Each year, thousands of children are reported missing in the United States. Although many return safely, those who are not continue to be exposed to harmful and dangerous situations. In response to the growing national concern for missing and exploited children, the Federal Children's Assistance Act was passed in 1982. It directed the Federal Bureau of Investigation (FBI) to become actively involved in missing children cases. Federal efforts were further strengthened by the creation of the National Center for Missing and Exploited Children (NCMEC) in 1984.
During this time, child abduction cases were becoming more highly publicized in Colorado and public concern was mounting. In 1985, the legislature created the Colorado Missing Children Clearinghouse. The Clearinghouse serves as a central repository for information on missing children in order to better define the problem. It collects, compiles, exchanges, and disseminates information to help find missing children. To that end, the Clearinghouse is responsible for obtaining dental records of children who have been missing thirty or more days, comparing new student records with reports of missing children, and reviewing each missing child report submitted by every law enforcement agency in Colorado.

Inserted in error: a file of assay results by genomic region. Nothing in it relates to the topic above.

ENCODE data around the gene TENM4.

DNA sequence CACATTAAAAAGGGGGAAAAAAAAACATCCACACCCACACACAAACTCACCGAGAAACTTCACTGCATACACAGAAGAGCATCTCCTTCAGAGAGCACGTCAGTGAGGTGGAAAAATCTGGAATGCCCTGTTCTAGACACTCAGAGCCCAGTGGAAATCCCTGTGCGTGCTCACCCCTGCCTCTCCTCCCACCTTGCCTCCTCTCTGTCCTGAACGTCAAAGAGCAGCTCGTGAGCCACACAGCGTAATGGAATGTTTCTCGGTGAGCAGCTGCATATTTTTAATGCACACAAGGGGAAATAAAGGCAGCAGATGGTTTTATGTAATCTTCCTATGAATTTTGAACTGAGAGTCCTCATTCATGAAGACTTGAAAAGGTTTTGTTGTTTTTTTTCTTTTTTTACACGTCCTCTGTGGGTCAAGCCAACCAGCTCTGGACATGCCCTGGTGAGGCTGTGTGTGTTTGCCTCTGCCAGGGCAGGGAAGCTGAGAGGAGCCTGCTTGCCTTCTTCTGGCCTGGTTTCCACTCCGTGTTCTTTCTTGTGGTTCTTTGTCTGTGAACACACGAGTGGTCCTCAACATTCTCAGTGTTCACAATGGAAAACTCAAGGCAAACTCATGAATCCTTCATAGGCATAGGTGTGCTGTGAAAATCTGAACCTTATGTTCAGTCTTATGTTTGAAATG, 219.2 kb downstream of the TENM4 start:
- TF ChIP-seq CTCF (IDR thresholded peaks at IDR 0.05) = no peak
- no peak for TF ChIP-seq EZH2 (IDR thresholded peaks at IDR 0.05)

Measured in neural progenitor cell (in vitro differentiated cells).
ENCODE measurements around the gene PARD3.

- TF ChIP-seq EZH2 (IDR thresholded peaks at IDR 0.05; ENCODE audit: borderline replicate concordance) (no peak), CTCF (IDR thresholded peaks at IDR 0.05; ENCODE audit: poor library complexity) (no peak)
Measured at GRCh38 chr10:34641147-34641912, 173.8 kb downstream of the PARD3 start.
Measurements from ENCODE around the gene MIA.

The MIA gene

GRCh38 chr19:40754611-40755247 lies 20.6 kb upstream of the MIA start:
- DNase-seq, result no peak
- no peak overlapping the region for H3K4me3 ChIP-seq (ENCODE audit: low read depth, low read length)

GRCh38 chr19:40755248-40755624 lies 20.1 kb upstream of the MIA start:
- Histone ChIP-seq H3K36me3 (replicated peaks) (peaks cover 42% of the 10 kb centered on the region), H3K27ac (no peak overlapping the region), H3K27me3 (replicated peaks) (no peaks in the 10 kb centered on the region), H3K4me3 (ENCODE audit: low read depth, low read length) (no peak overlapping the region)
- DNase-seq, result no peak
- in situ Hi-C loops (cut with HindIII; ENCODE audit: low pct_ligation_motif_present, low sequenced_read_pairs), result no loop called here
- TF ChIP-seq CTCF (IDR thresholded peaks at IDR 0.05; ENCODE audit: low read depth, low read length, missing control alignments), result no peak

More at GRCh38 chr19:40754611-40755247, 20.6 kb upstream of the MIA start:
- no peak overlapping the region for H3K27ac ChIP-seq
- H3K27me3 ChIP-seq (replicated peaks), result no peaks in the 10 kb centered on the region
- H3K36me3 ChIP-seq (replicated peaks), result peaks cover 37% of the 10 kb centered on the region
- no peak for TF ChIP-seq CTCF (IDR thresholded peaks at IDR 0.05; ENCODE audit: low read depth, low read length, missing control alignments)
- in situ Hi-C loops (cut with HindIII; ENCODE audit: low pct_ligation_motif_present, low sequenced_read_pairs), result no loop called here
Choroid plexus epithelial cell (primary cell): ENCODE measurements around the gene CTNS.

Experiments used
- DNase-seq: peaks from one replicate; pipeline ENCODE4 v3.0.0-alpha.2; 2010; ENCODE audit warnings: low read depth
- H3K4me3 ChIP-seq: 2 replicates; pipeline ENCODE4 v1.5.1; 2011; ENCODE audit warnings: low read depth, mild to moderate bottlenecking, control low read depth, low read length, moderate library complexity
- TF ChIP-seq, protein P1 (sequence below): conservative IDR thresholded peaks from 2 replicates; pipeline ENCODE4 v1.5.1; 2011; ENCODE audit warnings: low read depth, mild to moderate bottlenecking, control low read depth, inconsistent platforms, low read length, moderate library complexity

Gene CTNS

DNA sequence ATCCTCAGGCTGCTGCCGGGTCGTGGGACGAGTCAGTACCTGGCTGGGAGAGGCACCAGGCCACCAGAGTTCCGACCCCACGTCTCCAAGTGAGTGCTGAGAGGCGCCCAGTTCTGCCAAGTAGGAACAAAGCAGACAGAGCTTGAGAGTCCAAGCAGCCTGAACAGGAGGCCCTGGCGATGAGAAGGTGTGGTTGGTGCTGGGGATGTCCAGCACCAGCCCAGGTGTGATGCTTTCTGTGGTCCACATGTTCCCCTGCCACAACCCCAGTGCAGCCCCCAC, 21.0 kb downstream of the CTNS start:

The NCMEC and the United States Office of Juvenile Justice and Delinquency Prevention instituted a program establishing state level clearinghouses for missing children. Seven states, including Colorado were selected to participate in the original pilot program. Because of its great success. There are now forty nine States with legislation authorizing missing children clearinghouses.
|Introduction||State Clearinghouse Activities||Responsibilities||Definitions|
|Facts of Intrest||Contributing Support||
Missing Children Entries
|Circumstances of Missing Children|
|Activity Report||Day Count of Missing Children||Age, Sex, and Race of Missing Children||Time Last Seen Count|
|Circumstance of Recovery||Annual Reports 1998-2008|